Spying on Marseille (Version 1.1 French)
During the espionage phase a player may decide to spy on another territory. The information given will be a reasonably accurate estimate of the number of troops that occupy that territory. No information on naval strengths will be given. The costs of spying are: Normal Territory - $ 200,000 Fortified Territory - $1,000,000
Don't attack another Major power at the beginning of the game. If possible wait until you are attacked.
Always take care to defend your supply centres.
If attacking another Major, try all out to capture his supply centres. Remember you supply centres will be far away from the action.
Fortification is money well spent.
Attempting to bribe a Major into stopping a war against you is a waste of money.
If you have several overseas colonies ensure that you have sufficient fleets to transport reinforcements if necessary.
When you race for colonies, focus first on the colonies that might be captured by another major. Also go for those of strategic importance that might cut you off early in the game from important parts of the world if lost to another major.
If playing Russia, try to keep your ships out of battles. They might do for troops transport, although you should avoid that too, as far as possible.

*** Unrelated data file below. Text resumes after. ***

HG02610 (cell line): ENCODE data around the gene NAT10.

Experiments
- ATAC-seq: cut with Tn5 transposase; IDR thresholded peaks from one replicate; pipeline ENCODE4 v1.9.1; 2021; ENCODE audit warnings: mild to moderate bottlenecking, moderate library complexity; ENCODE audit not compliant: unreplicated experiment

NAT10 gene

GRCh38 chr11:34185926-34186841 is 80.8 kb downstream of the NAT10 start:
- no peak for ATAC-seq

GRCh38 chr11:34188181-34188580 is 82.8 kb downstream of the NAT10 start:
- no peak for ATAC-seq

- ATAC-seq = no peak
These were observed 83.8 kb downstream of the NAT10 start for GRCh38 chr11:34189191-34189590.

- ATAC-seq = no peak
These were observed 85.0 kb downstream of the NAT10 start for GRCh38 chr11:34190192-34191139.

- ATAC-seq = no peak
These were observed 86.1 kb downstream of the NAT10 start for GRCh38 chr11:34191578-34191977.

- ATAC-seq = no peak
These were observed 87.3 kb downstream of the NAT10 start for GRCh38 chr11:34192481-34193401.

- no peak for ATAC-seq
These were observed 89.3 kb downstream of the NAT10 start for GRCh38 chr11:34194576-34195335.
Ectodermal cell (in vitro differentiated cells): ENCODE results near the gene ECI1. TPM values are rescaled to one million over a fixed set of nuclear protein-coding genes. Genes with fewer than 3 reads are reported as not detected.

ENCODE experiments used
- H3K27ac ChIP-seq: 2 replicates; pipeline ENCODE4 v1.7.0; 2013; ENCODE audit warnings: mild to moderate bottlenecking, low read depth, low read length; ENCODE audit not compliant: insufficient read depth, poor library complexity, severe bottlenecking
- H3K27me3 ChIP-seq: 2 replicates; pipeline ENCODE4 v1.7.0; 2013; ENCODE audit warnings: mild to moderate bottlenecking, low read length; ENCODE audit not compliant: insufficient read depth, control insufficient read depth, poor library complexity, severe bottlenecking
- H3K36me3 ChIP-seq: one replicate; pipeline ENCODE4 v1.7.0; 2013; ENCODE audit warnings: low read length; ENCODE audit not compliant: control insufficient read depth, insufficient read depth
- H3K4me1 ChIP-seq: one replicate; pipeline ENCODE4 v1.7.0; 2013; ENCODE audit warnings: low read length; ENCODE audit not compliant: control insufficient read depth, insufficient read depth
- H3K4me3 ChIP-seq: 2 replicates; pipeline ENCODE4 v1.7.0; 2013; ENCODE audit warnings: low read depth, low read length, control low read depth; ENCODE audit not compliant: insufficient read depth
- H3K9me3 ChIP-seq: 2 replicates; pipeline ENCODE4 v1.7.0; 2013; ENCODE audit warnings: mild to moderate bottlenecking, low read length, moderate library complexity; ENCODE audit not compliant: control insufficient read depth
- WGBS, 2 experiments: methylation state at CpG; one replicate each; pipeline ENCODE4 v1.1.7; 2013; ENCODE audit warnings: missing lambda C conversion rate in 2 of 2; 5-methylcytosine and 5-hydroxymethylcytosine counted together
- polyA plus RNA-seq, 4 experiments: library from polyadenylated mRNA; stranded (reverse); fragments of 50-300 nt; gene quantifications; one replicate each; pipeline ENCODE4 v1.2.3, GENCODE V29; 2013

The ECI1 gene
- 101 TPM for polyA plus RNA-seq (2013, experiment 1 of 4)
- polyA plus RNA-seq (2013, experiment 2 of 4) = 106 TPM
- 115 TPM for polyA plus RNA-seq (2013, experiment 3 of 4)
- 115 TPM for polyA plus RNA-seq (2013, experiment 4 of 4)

If playing England, a possible strategy might be to attack your enemies with your navy of cheap and supreme ships alone, no troops onboard. That will make it hard for enemies to launch heavy attacks on colonies that have to be reached using navy, due to the shortage in troop carriers.
If playing Germany, keep a close look on France and Russia. You will most likely sooner or later have to take one of them out in order to be successful.
Economic aid to colonies might slow a competing major's initial expansion down very severely and will quite likely cause serious long-term economic damage.
Having a standard minimum number of troops in every colony might help greatly as it enables you to cascade your troop movements. Then, if one of your colonies is attacked and troops are lost, you can bring reinforcements directly from your supply centre by doing a cascade movement in every territory between there and the incident site (This of course requires that you have direct land link between the two places).
The defending number of troops can for practical reasons be a suitable multiple of 10 or 100 thousands plus one thousand. This enables you to do your troops movements much faster, as you can move all your troops from a territory without having to click on the single- thousand troops movement button.